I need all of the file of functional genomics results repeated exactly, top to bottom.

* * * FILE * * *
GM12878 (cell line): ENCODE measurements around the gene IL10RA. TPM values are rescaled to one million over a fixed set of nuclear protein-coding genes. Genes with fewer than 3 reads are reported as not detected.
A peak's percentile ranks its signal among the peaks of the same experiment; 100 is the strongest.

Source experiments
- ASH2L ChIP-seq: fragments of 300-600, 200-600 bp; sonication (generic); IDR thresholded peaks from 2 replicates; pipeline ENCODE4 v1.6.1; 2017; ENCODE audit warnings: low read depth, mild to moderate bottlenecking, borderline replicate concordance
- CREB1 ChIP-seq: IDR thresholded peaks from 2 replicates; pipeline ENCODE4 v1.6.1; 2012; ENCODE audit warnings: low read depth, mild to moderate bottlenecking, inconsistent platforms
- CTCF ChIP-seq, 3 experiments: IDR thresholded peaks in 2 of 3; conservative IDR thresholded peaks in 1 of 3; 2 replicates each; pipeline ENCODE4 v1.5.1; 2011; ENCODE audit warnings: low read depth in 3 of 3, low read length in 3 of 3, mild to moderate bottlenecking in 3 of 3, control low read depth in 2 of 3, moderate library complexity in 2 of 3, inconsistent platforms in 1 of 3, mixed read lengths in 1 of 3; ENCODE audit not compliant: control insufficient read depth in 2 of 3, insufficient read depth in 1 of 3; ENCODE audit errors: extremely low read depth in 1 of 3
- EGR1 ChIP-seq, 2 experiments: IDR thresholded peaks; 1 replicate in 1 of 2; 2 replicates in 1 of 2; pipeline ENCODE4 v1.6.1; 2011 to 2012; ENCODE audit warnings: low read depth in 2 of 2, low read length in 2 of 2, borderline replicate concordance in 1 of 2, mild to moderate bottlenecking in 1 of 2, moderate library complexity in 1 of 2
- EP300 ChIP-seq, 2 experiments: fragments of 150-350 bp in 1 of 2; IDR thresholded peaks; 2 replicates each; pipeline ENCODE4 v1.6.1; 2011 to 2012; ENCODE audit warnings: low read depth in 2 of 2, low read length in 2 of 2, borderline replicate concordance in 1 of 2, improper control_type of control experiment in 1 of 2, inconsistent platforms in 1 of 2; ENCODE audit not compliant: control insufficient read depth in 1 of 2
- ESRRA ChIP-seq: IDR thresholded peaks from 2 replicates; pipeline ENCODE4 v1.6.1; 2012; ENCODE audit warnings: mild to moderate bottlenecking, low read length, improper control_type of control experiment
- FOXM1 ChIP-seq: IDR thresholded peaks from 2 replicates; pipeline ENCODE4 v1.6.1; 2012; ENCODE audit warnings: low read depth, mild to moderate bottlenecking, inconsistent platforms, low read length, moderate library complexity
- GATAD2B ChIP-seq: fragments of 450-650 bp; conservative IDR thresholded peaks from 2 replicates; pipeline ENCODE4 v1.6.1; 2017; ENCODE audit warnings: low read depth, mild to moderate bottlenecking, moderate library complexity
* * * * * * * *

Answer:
GM12878 (cell line): ENCODE measurements around the gene IL10RA. TPM values are rescaled to one million over a fixed set of nuclear protein-coding genes. Genes with fewer than 3 reads are reported as not detected.
A peak's percentile ranks its signal among the peaks of the same experiment; 100 is the strongest.

Source experiments
- ASH2L ChIP-seq: fragments of 300-600, 200-600 bp; sonication (generic); IDR thresholded peaks from 2 replicates; pipeline ENCODE4 v1.6.1; 2017; ENCODE audit warnings: low read depth, mild to moderate bottlenecking, borderline replicate concordance
- CREB1 ChIP-seq: IDR thresholded peaks from 2 replicates; pipeline ENCODE4 v1.6.1; 2012; ENCODE audit warnings: low read depth, mild to moderate bottlenecking, inconsistent platforms
- CTCF ChIP-seq, 3 experiments: IDR thresholded peaks in 2 of 3; conservative IDR thresholded peaks in 1 of 3; 2 replicates each; pipeline ENCODE4 v1.5.1; 2011; ENCODE audit warnings: low read depth in 3 of 3, low read length in 3 of 3, mild to moderate bottlenecking in 3 of 3, control low read depth in 2 of 3, moderate library complexity in 2 of 3, inconsistent platforms in 1 of 3, mixed read lengths in 1 of 3; ENCODE audit not compliant: control insufficient read depth in 2 of 3, insufficient read depth in 1 of 3; ENCODE audit errors: extremely low read depth in 1 of 3
- EGR1 ChIP-seq, 2 experiments: IDR thresholded peaks; 1 replicate in 1 of 2; 2 replicates in 1 of 2; pipeline ENCODE4 v1.6.1; 2011 to 2012; ENCODE audit warnings: low read depth in 2 of 2, low read length in 2 of 2, borderline replicate concordance in 1 of 2, mild to moderate bottlenecking in 1 of 2, moderate library complexity in 1 of 2
- EP300 ChIP-seq, 2 experiments: fragments of 150-350 bp in 1 of 2; IDR thresholded peaks; 2 replicates each; pipeline ENCODE4 v1.6.1; 2011 to 2012; ENCODE audit warnings: low read depth in 2 of 2, low read length in 2 of 2, borderline replicate concordance in 1 of 2, improper control_type of control experiment in 1 of 2, inconsistent platforms in 1 of 2; ENCODE audit not compliant: control insufficient read depth in 1 of 2
- ESRRA ChIP-seq: IDR thresholded peaks from 2 replicates; pipeline ENCODE4 v1.6.1; 2012; ENCODE audit warnings: mild to moderate bottlenecking, low read length, improper control_type of control experiment
- FOXM1 ChIP-seq: IDR thresholded peaks from 2 replicates; pipeline ENCODE4 v1.6.1; 2012; ENCODE audit warnings: low read depth, mild to moderate bottlenecking, inconsistent platforms, low read length, moderate library complexity
- GATAD2B ChIP-seq: fragments of 450-650 bp; conservative IDR thresholded peaks from 2 replicates; pipeline ENCODE4 v1.6.1; 2017; ENCODE audit warnings: low read depth, mild to moderate bottlenecking, moderate library complexity